TC TO JEAN CARLYLE AITKEN ; 21 September 1844; DOI: 10.1215/lt-18440921-TC-JCA-01; CL 18: 216-217
TC TO JEAN CARLYLE AITKEN
Chelsea, 21 Septr, 1844—
I must in a hurried word acknowledge the arrival of the Garthwaite clothes, in which tho' there is no word said I detect your friendly and judicious finger, successfully doing its work! The dressing-gown is very well; the cloth much liked; and fits, and will suit well, tho' Garthwaite has made it without cuffs; following some distracted trace of a new fashion, I suppose. No matter about the cuffs; but there is one real omission; the want, namely [of half a] yard of the same cloth to mend with, to make new sleeves with. Perhaps the omission was not yours: and if so, Garthwaite must still have a mass of remnants, not one clipping of which shews its face here. Will you look into it for me. Your best way will be to forward this Note to Jamie at Scotsbrig (if you did intend that there should be a remnant), and let Jamie examine the state of the Tailor's Cabbage,1 and report to you: at the end of the account, do not neglect to let me have by Jack a sufficient piece or set of clippings to mend with; whether rescued from the cabbage or purchased anew from the shop, let them arrive here. My old dressinggown is not nearly done yet; I am strong in dressing gowns.— The black waistcoat was well chosen as to cloth &c: it is wron[g bu]t we have now discovered a way of remedying it by a hook-and-eye. The Trowsers seem of a cloth not unknown here, and will fairly serve the turn.
Perhaps you already know I was in Hampshire, visiting great people for a few days lately. My host was Lord Ashburton, who did the American Treaty as our Ambassador two years ago:2 a very worthy courteous and good old man. We had bright weather for most part, a pleasant company, an immense park and house all to ourselves: if I could have slept, I should have certainly done well; as it was, I did well enough, and really got some good of it, I hope. The legions of flunkies, stirring you up at every turn, were a great annoyance to me! It is all over now.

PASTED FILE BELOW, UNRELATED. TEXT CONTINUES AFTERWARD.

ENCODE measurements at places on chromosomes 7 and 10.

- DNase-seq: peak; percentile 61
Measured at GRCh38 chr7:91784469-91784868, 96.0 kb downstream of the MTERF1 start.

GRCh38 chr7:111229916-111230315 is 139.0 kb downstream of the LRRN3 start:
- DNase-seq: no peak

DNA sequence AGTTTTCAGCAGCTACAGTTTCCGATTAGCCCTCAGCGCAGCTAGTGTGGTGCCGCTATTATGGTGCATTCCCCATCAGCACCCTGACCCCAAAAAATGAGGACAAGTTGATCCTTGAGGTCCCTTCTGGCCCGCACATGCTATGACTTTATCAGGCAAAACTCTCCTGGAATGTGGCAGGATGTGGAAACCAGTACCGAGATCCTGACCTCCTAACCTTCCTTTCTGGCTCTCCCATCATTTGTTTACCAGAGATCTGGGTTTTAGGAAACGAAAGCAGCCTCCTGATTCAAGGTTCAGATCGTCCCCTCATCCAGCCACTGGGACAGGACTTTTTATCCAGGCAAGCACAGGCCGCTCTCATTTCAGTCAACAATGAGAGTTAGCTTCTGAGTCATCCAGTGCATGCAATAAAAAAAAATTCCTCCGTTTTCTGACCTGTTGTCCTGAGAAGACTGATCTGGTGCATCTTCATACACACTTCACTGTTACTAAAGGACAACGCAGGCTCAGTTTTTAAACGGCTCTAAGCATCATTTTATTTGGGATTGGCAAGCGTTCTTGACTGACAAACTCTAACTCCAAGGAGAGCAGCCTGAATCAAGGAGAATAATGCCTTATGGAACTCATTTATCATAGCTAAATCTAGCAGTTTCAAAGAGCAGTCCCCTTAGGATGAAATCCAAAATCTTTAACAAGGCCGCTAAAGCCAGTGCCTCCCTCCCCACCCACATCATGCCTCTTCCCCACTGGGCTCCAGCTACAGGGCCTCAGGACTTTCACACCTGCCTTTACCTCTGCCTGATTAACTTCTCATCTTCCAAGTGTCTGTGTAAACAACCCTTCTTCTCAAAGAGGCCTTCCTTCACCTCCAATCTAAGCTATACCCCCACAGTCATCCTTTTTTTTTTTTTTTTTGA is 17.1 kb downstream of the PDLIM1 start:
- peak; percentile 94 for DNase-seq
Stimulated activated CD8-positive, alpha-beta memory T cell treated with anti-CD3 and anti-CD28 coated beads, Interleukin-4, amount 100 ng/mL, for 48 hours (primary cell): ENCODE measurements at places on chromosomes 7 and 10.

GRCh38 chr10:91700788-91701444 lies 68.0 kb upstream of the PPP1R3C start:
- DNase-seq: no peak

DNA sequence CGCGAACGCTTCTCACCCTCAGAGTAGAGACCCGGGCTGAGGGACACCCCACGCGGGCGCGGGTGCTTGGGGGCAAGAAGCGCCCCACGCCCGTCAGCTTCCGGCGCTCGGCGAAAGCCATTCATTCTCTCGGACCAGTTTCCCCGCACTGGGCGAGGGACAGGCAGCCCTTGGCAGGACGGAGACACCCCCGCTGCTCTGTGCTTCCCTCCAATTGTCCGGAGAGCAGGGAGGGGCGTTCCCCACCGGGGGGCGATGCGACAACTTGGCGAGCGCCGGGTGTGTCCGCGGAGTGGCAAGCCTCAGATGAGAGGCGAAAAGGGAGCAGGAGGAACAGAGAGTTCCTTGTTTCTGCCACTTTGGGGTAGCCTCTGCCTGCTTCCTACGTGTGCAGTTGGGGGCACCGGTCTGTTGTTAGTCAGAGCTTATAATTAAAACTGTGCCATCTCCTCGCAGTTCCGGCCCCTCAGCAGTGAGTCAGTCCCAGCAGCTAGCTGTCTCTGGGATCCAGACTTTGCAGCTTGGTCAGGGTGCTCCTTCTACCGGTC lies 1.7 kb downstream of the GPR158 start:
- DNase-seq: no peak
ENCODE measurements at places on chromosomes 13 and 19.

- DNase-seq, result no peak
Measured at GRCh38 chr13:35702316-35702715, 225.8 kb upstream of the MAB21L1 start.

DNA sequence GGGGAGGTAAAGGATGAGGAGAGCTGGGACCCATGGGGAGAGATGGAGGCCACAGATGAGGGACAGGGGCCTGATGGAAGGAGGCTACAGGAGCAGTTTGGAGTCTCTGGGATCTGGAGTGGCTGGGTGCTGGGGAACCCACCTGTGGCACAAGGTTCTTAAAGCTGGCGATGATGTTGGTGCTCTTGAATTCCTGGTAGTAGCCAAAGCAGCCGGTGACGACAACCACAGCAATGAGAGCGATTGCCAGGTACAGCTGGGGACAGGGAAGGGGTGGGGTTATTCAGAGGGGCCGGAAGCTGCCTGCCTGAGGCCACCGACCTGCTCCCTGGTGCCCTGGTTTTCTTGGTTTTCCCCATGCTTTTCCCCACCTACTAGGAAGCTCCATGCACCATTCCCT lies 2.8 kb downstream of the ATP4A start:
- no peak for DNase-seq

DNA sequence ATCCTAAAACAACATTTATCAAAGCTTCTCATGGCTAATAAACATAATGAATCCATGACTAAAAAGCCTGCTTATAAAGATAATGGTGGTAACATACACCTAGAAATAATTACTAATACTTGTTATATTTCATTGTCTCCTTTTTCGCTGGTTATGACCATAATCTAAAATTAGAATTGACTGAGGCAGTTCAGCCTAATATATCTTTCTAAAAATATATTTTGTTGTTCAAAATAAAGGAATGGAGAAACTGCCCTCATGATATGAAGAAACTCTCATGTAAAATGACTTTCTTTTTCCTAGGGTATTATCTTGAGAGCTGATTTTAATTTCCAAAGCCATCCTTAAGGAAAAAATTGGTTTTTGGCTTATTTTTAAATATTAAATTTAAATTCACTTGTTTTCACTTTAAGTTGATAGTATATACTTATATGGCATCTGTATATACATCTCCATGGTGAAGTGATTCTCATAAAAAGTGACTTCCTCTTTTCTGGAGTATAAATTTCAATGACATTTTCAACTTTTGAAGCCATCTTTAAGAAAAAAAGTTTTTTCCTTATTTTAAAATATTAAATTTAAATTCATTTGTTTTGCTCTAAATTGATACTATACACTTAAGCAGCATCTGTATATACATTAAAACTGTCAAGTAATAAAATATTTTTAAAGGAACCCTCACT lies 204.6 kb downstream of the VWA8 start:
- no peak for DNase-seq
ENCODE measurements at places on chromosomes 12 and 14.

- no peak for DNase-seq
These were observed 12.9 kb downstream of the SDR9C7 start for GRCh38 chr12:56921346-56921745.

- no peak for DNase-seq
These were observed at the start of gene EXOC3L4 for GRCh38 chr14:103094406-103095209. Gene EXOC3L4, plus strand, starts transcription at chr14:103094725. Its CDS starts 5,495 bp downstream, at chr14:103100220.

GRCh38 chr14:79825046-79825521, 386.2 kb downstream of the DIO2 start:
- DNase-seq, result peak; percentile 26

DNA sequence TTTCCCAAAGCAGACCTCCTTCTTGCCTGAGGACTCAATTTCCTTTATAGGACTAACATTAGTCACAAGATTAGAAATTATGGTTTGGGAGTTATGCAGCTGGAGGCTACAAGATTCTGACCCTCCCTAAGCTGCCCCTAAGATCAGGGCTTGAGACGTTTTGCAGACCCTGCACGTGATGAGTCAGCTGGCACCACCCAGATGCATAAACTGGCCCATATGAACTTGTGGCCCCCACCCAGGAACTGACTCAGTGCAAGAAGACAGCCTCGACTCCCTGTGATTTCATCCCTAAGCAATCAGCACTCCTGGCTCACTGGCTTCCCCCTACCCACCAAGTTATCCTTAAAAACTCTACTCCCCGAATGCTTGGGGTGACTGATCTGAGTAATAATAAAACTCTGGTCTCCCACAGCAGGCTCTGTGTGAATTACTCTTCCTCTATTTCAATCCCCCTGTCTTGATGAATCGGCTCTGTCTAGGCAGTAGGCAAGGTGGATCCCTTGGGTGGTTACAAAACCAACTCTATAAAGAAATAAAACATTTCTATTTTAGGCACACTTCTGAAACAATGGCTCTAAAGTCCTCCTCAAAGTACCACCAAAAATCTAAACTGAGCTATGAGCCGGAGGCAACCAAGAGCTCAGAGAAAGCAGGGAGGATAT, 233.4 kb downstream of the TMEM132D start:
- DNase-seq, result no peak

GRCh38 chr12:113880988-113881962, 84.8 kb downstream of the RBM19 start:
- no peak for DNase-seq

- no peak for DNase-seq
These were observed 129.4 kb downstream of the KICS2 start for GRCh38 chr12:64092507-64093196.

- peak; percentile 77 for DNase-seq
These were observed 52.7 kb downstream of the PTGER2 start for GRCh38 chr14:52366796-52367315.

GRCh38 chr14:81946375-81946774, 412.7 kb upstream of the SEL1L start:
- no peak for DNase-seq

Returning home I found Jane well, and my side of the House papered anew and painted. She beats us all for a deep thought! [W]e have had a poor German young gentleman these three weeks in our house; lately recovered from temporary madness, and without any other even of the rank of an acquaintance here to look after him. He went away last night in a Rotterdam Steamer; he is to meet his Brother-in-law, a rich Silesian Count,3—from whom just in the nick of time we had a Letter of thanks to ourselves, and of direction for the poor Patient how to meet him over the sea. We were very glad to be handsomely quit of the business.
Poor John Sterling—alas, he is now no more among us: he died on Wednesday night last; full of a kind of sublime composure; a most brave and beautiful soul of a man,—whom we are not again to behold in this world. “God is great.” That was a word often in his mouth, while he sat composed to die.
Dear Jean, I can write no more at present I send my hea[rt's bl]essing to you all. O let us live well that we may [die we]ll. Ever your a[ffec]tionate T. Carlyle